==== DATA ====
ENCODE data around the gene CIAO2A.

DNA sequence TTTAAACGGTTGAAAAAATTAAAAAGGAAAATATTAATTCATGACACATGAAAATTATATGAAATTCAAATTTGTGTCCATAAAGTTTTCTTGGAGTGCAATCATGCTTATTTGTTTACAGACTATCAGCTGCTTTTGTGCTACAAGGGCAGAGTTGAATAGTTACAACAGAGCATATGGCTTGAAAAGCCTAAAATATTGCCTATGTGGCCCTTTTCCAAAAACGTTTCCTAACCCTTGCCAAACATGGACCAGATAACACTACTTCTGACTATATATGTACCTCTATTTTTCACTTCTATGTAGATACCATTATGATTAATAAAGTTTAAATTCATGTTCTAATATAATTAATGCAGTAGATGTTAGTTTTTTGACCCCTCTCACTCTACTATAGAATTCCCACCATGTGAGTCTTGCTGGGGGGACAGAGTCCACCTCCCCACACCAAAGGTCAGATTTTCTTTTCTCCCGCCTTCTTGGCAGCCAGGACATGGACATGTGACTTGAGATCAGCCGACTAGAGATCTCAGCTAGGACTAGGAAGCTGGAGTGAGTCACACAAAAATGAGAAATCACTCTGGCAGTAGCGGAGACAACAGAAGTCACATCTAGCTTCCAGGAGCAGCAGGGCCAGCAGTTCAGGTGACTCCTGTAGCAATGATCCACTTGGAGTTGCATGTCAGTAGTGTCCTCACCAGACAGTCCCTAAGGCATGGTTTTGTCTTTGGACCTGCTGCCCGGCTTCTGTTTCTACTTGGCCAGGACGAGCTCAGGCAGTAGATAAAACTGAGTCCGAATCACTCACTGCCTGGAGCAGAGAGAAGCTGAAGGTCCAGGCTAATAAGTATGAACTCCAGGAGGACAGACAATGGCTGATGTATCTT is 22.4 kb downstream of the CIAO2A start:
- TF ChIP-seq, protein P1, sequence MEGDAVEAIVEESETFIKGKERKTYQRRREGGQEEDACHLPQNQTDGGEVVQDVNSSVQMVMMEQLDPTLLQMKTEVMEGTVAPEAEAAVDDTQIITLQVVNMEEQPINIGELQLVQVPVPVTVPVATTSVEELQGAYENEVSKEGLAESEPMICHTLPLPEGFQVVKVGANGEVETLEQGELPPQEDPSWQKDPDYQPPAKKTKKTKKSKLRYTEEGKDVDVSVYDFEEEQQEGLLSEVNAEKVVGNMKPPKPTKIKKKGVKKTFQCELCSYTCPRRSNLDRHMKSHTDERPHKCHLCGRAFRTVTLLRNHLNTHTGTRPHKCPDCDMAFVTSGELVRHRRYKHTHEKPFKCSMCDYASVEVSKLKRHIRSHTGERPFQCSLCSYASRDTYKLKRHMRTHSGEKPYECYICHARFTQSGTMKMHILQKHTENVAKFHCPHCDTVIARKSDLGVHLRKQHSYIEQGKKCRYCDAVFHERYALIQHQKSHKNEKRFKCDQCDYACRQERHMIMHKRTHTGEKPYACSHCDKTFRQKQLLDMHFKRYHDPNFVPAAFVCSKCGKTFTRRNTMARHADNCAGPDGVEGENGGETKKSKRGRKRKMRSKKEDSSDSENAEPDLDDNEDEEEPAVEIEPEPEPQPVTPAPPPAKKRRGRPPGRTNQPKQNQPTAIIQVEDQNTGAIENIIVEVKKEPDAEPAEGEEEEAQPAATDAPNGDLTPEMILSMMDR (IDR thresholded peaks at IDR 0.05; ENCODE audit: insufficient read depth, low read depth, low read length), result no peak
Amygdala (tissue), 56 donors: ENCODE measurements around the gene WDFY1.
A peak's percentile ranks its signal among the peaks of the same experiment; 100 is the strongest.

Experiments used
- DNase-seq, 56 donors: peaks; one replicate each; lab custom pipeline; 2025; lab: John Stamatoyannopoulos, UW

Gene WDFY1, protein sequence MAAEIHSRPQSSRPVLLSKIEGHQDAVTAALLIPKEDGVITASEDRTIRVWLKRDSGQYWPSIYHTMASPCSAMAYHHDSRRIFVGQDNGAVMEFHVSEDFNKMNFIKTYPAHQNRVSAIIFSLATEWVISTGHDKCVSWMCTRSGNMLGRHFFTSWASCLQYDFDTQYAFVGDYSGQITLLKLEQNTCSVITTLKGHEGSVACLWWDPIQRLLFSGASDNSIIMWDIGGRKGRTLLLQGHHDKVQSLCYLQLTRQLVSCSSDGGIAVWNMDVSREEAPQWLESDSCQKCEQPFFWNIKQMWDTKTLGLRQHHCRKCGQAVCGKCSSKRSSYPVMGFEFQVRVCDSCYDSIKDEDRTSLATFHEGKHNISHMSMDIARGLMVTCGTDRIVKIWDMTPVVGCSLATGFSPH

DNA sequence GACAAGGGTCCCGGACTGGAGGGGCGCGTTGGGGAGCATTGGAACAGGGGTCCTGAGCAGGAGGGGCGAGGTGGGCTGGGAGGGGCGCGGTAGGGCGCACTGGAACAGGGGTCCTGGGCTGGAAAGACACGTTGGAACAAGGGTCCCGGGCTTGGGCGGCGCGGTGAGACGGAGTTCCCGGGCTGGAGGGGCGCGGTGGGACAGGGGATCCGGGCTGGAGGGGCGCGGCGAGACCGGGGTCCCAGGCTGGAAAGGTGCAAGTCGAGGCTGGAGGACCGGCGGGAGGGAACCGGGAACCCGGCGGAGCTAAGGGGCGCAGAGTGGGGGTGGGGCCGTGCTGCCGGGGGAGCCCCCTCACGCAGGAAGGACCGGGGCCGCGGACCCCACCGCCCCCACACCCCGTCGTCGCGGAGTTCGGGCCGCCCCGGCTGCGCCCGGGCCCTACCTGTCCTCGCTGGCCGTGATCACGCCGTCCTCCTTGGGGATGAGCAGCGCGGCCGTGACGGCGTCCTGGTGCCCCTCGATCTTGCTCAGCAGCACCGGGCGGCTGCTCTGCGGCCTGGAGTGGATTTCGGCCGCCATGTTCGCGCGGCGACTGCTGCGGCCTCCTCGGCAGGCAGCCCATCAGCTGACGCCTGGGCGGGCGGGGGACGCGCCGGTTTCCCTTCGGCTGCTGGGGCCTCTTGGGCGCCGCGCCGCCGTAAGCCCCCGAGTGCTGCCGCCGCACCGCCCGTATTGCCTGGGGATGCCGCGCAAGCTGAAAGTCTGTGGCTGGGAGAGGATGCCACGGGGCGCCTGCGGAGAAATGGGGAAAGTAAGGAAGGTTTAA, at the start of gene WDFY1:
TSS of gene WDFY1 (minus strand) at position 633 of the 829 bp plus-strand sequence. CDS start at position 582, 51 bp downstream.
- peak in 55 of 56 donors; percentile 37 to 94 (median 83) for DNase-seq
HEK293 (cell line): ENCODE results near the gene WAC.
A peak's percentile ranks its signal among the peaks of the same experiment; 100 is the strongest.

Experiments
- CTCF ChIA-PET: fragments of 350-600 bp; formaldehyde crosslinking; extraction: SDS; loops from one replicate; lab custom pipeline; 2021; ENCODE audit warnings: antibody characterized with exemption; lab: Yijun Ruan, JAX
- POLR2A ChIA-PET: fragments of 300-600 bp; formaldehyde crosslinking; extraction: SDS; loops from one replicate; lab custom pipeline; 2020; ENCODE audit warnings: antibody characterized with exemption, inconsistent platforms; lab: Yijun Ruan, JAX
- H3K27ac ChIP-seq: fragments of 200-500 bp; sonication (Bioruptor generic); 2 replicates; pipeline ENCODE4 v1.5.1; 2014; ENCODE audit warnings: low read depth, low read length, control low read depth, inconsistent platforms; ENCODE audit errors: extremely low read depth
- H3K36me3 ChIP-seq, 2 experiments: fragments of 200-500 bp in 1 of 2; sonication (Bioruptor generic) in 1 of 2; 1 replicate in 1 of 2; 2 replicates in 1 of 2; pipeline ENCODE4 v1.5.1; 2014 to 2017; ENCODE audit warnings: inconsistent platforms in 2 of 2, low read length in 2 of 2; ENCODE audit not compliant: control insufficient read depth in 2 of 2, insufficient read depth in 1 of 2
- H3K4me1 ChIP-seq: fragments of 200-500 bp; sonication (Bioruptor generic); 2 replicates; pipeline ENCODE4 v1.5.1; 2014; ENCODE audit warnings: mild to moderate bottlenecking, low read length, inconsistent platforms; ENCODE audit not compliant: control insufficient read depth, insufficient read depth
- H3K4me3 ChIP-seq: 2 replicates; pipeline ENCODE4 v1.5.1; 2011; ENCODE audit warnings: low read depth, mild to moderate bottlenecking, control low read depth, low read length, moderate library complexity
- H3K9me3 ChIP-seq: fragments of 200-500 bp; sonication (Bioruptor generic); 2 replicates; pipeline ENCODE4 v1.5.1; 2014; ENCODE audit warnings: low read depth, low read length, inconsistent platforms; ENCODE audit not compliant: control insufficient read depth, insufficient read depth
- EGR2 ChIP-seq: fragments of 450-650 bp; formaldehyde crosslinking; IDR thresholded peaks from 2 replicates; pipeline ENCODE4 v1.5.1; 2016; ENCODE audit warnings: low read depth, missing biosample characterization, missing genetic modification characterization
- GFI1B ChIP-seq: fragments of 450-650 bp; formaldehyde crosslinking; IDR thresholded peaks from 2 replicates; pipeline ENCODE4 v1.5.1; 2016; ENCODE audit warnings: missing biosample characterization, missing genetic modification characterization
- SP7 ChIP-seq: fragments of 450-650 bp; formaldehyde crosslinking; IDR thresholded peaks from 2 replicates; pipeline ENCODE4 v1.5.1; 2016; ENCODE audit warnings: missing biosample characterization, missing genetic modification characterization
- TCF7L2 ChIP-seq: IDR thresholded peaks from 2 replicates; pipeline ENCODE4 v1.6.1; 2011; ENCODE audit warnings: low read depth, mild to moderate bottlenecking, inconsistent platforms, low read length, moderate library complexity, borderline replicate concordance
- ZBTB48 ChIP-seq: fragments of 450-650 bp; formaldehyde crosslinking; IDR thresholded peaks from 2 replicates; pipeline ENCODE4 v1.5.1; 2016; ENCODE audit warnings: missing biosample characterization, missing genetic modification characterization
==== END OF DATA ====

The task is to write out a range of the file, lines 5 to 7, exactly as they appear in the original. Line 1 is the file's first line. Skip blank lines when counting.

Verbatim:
A peak's percentile ranks its signal among the peaks of the same experiment; 100 is the strongest.

Experiments used
- DNase-seq, 56 donors: peaks; one replicate each; lab custom pipeline; 2025; lab: John Stamatoyannopoulos, UW